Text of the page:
Veterans Honored After Decades of Discriminat
Dark, narrow, dilapidated, and filled with the stink of waste on its second floor, a tenement stands at the end of a maze-like lane. In one of the rooms of this low-rent apartment building lives Guo Yuguang, a 93-year-old veteran. Guo fought against the Japanese during the World War II era, but still somehow found himself on the losing side of the war.
In his house there is a bed with a pillow cover, with the words “To celebrate the 67th anniversary of the victory of the Anti-Japanese War,” a TV covered by a red cloth, an old-style wooden desk, a set of kitchen appliances, and two big maps on the walls of this roughly 15-square-meter room. There is no toilet. Guo Yuguang lives here alone. His grand-nephew and his grand-nephew’s wife live in the vicinity, and bring him daily meals. On a fall Sunday his stomach was suffering, and he’d confined himself to bed rest in order to recuperate.
Guo, whose story has been covered in Chinese-language media like the Shantou Evening News, is one of scores of veterans living in the Chaoshan area who fought for the National Revolutionary Army (the military arm of the Kuomintang Government) against the Japanese after their invasion of China. The soldiers of the National Revolutionary Army faced discrimination and adversity in the years after 1949, as their political affiliation made them outcasts in post-war China. Former KMT party officials and soldiers were put in jail, and others were executed in the decades that followed. Reform through labor was introduced, with many of the laborers being former Kuomintang men.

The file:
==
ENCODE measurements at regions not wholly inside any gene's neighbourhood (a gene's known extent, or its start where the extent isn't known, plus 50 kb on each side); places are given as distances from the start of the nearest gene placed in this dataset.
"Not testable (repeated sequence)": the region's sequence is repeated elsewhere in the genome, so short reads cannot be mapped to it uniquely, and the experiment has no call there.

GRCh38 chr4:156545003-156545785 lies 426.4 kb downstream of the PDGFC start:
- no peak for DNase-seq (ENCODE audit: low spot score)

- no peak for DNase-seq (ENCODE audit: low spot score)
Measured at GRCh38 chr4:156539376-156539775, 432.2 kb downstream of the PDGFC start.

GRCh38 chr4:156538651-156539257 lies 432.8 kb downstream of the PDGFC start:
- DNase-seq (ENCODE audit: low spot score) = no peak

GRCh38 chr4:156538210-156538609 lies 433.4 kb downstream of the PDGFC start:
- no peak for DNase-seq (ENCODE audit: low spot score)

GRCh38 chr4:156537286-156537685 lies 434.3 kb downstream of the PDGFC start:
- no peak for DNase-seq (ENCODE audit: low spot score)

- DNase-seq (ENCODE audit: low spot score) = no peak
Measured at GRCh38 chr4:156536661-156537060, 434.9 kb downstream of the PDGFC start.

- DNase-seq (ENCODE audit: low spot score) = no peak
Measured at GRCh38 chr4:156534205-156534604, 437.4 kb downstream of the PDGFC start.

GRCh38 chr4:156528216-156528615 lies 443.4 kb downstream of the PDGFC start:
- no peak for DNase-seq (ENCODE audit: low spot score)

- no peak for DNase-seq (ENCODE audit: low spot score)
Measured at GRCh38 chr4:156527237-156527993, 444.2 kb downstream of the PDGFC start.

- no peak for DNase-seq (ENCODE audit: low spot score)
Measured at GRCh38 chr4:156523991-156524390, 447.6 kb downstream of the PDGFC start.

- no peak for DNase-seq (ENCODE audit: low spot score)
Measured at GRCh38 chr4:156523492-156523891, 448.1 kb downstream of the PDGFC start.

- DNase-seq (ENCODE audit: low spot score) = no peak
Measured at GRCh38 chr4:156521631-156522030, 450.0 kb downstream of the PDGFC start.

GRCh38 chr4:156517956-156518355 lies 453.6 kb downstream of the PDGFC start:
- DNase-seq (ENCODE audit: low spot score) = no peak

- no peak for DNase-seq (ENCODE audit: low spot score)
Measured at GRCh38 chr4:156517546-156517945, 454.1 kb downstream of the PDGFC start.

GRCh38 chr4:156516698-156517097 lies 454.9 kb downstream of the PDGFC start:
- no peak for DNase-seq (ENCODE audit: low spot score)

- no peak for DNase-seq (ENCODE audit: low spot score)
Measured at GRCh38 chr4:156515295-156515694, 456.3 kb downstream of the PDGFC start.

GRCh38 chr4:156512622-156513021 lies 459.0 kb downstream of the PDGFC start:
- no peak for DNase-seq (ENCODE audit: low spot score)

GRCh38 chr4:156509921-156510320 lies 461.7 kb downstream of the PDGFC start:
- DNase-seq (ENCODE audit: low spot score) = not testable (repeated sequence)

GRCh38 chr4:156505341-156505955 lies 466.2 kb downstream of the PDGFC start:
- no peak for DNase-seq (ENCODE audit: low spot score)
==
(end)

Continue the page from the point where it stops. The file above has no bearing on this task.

“In the past, if [KMT] veterans talked about their experience, they would be denounced and criticized for pining for the past. A KMT veteran said that I would feel very satisfied and could die in peace if only I could no longer be considered the enemy, but among the living,” Guo said, referring to being thought of as a common, normal person.
Over the last few years, both the contributions and mistreatment of these old soldiers have gained recognition. Charity groups have been set up nationwide by common people, and there has been historical research done into the lives of these forgotten soldiers, with many books written on the subject. These veterans’ struggles and sacrifices are finally being acknowledged, both from within the community and officially.
On September 1st, 2014 the Ministry of Civil Affairs of the People’s Republic of China unveiled the first round of names of prominent anti-Japanese heroes and groups. There were 300 soldiers on the list, among which 94 soldiers belonged to The National Revolutionary Army, taking up nearly thirty percent of the total number.
According to a report by Xinhua News Agency, President Xi Jinping gave a nod to KMT veterans, when he asked officers accompanying him whether a commemorative archway carved with names of anti-Japanese war heroes would include soldiers from both the Communist Party and the Chinese Kuomintang Party, when he visited an exhibition commemorating the 77th anniversary of the war on July 7th, 2014.